Mansfield Park (Chapter 5, page 2 of 7)

Previous Page
Next Page

Chapter 5

"But do you really? for Miss Bertram is in general thought the

"So I should suppose. She has the advantage in every feature, and I
prefer her countenance; but I like Julia best; Miss Bertram is
certainly the handsomest, and I have found her the most agreeable, but
I shall always like Julia best, because you order me."

"I shall not talk to you, Henry, but I know you will like her best at

"Do not I tell you that I like her best at first?"

"And besides, Miss Bertram is engaged. Remember that, my dear brother.
Her choice is made."

"Yes, and I like her the better for it. An engaged woman is always
more agreeable than a disengaged. She is satisfied with herself. Her
cares are over, and she feels that she may exert all her powers of
pleasing without suspicion. All is safe with a lady engaged: no harm
can be done."

"Why, as to that, Mr. Rushworth is a very good sort of young man, and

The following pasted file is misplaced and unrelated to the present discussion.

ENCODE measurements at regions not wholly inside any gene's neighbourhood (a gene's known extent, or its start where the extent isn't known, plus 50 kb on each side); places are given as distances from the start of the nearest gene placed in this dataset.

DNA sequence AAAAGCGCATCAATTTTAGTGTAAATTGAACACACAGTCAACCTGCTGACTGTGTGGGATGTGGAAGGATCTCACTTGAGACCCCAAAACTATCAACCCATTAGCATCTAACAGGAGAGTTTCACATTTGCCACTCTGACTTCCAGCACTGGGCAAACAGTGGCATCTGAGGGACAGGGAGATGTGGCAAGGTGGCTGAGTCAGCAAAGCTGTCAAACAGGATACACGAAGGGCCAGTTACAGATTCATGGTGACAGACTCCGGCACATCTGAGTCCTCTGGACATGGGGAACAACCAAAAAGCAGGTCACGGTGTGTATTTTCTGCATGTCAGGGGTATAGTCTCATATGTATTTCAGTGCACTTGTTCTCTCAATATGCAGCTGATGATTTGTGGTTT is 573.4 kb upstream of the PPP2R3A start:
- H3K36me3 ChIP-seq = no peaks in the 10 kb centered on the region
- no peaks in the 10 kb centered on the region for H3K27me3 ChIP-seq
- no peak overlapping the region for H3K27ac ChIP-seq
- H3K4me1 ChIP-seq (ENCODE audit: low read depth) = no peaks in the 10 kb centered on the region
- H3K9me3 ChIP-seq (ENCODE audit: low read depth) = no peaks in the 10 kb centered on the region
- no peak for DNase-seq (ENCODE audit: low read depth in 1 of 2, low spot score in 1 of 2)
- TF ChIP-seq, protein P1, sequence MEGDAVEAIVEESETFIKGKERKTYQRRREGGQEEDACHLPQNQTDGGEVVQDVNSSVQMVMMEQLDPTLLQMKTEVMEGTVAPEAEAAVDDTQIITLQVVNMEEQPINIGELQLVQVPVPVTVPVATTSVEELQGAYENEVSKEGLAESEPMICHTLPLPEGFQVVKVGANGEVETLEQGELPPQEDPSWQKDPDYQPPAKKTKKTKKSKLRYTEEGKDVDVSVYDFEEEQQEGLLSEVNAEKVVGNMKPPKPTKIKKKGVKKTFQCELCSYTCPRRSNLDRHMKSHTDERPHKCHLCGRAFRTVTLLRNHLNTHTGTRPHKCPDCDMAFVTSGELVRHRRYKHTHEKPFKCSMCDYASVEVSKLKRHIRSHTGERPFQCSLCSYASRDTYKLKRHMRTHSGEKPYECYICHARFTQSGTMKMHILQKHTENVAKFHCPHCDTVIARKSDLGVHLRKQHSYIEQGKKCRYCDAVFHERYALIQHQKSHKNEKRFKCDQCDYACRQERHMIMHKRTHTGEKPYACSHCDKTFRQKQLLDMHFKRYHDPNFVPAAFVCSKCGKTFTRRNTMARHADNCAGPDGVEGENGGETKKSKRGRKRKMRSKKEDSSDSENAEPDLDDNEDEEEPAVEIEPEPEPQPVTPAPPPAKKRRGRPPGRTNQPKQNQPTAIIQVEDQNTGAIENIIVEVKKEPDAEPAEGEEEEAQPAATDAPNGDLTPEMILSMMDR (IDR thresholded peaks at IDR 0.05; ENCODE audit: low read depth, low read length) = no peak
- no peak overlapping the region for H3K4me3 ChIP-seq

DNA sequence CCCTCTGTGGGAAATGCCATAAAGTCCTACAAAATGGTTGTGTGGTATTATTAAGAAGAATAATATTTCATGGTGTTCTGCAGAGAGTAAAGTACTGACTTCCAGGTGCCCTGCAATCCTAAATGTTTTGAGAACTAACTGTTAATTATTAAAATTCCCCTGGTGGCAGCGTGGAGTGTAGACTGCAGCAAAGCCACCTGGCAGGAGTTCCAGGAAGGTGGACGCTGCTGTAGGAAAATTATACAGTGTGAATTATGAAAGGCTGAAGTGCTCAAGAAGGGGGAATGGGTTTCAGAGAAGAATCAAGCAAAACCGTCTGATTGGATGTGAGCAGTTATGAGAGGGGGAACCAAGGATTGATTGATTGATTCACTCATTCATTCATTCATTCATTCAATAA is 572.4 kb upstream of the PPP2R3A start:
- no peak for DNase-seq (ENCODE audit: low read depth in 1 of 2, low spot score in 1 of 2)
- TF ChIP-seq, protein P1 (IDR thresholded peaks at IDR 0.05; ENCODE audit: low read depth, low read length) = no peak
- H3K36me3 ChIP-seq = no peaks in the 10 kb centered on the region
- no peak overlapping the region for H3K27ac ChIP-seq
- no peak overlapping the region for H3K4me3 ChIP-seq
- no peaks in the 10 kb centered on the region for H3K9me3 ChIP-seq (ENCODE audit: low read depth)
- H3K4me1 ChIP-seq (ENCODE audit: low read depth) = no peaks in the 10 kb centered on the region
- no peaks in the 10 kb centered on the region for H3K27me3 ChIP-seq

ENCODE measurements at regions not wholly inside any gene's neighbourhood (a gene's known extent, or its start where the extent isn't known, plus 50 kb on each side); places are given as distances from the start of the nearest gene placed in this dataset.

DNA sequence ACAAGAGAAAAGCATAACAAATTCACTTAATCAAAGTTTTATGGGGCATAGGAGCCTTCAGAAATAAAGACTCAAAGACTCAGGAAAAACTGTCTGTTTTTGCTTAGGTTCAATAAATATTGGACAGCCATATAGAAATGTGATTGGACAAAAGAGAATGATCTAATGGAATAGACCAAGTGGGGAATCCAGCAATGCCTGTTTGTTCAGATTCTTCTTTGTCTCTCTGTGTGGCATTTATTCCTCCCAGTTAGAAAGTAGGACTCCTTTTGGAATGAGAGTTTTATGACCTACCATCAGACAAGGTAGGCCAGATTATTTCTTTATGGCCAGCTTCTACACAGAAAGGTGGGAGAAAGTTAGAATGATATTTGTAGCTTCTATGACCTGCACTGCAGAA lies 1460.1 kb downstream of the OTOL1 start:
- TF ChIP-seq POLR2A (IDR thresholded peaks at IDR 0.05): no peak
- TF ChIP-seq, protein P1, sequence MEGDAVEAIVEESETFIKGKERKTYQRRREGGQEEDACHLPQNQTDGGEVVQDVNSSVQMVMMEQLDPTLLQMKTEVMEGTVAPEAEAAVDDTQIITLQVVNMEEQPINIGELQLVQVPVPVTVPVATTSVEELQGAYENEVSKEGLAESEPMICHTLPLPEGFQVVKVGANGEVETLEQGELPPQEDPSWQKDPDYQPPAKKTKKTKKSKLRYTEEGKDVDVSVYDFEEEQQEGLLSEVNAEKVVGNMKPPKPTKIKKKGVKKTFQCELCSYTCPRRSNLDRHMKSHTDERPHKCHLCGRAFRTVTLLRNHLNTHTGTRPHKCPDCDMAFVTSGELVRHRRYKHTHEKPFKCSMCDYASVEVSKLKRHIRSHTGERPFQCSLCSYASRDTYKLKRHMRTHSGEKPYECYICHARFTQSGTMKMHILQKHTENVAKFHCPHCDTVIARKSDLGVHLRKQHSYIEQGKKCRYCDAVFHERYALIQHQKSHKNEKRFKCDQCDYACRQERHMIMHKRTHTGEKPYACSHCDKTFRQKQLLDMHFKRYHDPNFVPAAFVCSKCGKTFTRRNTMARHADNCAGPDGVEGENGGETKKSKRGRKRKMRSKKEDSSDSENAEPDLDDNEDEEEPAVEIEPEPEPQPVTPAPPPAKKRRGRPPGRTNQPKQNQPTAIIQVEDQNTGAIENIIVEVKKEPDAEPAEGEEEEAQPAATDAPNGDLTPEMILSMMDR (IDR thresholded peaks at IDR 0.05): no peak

it is a great match for her."

"But Miss Bertram does not care three straws for him; that is your
opinion of your intimate friend. I do not subscribe to it. I am
sure Miss Bertram is very much attached to Mr. Rushworth. I could see
it in her eyes, when he was mentioned. I think too well of Miss
Bertram to suppose she would ever give her hand without her heart."

"Mary, how shall we manage him?"

"We must leave him to himself, I believe. Talking does no good. He
will be taken in at last."

"But I would not have him taken in; I would not have him duped; I
would have it all fair and honourable."

"Oh dear! let him stand his chance and be taken in. It will do just as
well. Everybody is taken in at some period or other."

"Not always in marriage, dear Mary."

"In marriage especially. With all due respect to such of the present
company as chance to be married, my dear Mrs. Grant, there is not one
in a hundred of either sex who is not taken in when they marry. Look
where I will, I see that it is so; and I feel that it must be so,
when I consider that it is, of all transactions, the one in which
people expect most from others, and are least honest themselves."

"Ah! You have been in a bad school for matrimony, in Hill Street."

Previous Page
Next Page

Rate This Book

Current Rating: 3.2/5 (631 votes cast)

Review This Book or Post a Comment